Homicides drop sharply in Philadelphia and New York, but unequal rates persist

Philadelphia may be within reach of a “modern-day low” for homicides at the end of 2013, according to Sunday’s Philadelphia Inquirer, which reported that 115 victims confirmed so far this year represent “the lowest midyear total in nearly half a century.”

Police investigate a fatal shooting in West Oak Lane. Reports say the the victim was responding to an online ad to buy an ATV. Photograph for the Gun Crisis Reporting Project by Joseph Kaczmarek.

Police investigate a fatal shooting in Philadelphia. Reports say the the victim was responding to an online ad to buy an ATV. Photograph for the Gun Crisis Reporting Project by Joseph Kaczmarek.

On Saturday, the New York Times reported a significant drop for the first half of this year in New York City as well, from 202 to 154.

However, while suffering 39 more homicides than Philadelphia this year, New York City is also home to nearly 5.5 times as many people, according to 2010 census data. So, Philadelphia’s 2013 homicide rate is more than four times as great.

In other words, if Philadelphia was on pace with New York City for homicides per capita, only 28 people would have been killed so far this year. Had New York City suffered at Philadelphia’s rate, they would have counted 649 murder victims by now.

Last month for example, the New York Daily News shouted “Mayhem” when 25 people were shot across the city in 48 hours. But per capita, almost four times as many people were shot in Philadelphia during the same period.

The year-to-date progress in Philadelphia remains remarkable and the Inquirer cites numerous city reforms — including the recently acclaimed GunStat program — but other factors may be in play as well.

Philadelphia CeaseFire, a public health intervention program based on Chicago’s Cure Violence, also expanded operations last year. During CeaseFire’s first year in Philadelphia’s 22nd Police District, homicides decreased by 21 percent and shootings were reduced by 11 percent, according to director Marla Davis Bellamy.

A complex network of nonprofit, grassroots and informal programs has also been at work. But there is one obvious difference between 2012 and 2013:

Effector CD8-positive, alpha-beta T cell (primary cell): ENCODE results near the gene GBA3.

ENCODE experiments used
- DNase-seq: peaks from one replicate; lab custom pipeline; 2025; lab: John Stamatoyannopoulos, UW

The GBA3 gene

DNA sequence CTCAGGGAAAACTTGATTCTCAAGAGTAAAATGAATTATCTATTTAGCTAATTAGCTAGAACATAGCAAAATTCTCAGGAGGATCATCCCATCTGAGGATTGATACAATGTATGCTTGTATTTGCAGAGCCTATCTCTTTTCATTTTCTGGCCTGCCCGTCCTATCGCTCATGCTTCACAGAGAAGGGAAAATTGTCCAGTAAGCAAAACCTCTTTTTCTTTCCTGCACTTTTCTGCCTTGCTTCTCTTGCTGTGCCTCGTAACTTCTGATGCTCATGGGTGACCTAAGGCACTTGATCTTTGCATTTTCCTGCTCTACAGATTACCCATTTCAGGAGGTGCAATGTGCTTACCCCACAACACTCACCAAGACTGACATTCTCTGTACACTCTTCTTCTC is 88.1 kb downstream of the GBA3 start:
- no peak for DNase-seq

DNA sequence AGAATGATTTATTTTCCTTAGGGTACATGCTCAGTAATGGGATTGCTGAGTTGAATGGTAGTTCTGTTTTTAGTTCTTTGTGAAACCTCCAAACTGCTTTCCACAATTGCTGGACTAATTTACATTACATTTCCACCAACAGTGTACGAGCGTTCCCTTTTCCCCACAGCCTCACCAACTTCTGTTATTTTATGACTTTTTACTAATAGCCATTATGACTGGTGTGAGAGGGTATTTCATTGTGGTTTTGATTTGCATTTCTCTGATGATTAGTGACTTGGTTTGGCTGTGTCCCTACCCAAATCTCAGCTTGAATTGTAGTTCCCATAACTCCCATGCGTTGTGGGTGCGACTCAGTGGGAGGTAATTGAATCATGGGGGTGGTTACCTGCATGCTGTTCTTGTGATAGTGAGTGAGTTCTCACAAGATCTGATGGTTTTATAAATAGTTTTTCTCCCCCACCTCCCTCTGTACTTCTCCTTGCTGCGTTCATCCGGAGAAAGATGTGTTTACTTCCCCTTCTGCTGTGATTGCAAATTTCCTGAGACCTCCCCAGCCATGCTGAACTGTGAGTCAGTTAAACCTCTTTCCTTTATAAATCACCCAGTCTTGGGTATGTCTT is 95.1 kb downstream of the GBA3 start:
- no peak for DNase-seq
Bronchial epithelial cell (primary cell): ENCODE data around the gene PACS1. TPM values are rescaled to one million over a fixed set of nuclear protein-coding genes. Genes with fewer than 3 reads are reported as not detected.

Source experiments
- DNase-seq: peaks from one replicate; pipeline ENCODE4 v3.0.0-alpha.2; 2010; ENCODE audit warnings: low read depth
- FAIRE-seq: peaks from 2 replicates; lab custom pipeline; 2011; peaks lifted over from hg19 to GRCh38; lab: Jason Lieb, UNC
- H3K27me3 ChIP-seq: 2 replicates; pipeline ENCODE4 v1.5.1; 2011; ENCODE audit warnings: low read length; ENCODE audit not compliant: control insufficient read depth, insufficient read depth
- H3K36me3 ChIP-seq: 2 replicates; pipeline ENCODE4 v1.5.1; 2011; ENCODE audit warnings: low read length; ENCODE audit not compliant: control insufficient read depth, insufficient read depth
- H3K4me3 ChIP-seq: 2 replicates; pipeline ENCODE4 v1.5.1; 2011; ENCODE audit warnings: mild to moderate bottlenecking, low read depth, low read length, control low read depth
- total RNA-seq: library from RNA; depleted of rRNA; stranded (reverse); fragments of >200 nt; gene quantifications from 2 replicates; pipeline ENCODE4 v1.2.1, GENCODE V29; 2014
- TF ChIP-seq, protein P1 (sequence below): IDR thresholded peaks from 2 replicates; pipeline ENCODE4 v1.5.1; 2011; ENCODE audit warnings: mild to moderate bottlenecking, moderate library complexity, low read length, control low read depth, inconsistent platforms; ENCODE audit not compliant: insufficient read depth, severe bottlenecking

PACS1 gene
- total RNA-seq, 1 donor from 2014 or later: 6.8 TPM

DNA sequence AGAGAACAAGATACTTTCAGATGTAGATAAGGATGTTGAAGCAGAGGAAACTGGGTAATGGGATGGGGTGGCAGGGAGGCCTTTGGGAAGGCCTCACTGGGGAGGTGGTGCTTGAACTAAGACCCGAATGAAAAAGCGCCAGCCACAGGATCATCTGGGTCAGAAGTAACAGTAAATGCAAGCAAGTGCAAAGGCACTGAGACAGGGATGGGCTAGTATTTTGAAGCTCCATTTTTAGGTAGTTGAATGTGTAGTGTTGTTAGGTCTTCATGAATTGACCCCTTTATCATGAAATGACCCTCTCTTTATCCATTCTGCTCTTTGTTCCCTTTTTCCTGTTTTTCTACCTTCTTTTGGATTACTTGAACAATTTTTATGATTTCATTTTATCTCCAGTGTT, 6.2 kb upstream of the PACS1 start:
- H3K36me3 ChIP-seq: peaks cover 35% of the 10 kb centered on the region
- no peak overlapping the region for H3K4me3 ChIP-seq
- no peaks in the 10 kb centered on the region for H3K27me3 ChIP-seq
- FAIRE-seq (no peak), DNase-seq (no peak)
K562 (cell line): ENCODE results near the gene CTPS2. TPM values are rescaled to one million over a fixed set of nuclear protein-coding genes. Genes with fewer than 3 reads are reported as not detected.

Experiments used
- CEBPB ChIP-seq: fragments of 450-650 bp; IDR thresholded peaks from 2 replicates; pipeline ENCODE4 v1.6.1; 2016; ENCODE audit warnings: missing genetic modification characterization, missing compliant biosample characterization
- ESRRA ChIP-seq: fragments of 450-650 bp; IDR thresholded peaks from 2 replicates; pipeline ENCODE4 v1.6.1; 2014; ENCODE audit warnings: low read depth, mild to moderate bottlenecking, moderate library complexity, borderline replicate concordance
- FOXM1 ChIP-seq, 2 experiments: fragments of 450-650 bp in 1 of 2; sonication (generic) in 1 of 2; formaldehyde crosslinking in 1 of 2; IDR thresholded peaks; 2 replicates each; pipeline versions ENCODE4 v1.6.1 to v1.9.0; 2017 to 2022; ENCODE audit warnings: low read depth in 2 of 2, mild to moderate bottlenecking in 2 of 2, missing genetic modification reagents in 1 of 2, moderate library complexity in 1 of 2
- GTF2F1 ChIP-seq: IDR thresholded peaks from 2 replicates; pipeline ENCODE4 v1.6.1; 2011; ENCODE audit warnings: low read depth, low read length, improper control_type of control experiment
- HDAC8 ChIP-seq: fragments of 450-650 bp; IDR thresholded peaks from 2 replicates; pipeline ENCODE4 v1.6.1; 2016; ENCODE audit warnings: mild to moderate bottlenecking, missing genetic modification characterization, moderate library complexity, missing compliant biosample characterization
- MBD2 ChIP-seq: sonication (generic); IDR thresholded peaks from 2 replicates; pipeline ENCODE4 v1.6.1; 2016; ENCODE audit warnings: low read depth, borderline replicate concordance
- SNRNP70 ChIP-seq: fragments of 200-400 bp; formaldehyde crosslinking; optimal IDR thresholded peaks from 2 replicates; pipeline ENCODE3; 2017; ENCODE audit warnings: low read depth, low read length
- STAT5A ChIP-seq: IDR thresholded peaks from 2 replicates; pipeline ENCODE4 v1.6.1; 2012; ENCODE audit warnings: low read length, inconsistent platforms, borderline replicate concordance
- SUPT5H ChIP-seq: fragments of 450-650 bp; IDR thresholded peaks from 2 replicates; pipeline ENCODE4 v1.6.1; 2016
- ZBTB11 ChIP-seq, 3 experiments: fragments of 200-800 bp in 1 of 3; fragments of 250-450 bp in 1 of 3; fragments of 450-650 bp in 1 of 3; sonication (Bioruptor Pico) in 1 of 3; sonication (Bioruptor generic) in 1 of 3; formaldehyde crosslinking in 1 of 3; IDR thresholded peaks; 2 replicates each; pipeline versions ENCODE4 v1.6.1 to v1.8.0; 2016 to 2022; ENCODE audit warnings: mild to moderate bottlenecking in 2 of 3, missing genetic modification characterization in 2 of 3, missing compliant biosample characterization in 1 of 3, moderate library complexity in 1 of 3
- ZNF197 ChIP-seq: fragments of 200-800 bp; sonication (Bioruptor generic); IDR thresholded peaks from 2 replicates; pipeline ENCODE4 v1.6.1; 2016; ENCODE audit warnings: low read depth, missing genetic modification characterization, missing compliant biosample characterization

During his “State of Crime in Philadelphia,” address last fall, Philadelphia District Attorney Seth Williams attributed last year’s ten percent increase in Philadelphia homicides to the “ecology of crime,” citing the unusually warm weather in January 2012 — when the city suffered an unusually high rate of more than one murder per day.

Weather may have been a factor this year as well, as we noted earlier this spring when Phillyweather.net reported below-average temperatures in February, the coldest March since 2005, and the coolest start to April since 1992.

When the weather improved this May, we counted 131 shooting victims across the city, the highest monthly total we have seen since launching the Gun Crisis Reporting Project.

Forty people were shot in the first ten days of June, but we are anticipating a strong month-to-month reduction — with fewer than 100 victims reported as we approach the end of the month. At the same time, Philadelphia is coming out of the wettest June on record.


Evidence markers litter the crime scene where a man was shot and killed last week in Philadelphia. Photographs for the Gun Crisis Reporting Project by Joseph Kaczmarek.

If you want to get involved in gun violence reduction in Philadelphia, please consider volunteering your time or making a donation to one of the organizations listed under our Network tab at the top of this site. If you would like us to add your group to our list, please email us at info@guncrisis.org.
The Gun Crisis Reporting Project is an award-winning, independent, nonprofit journalism community striving to illuminate the epidemic of homicide by gunfire in Philadelphia — and to find solutions.

DarkRedBut we need your help. Click to see how your tax-deductible contribution can support our volunteer staff.

Tweet about this on TwitterShare on FacebookShare on Google+Share on TumblrShare on LinkedInEmail this to someone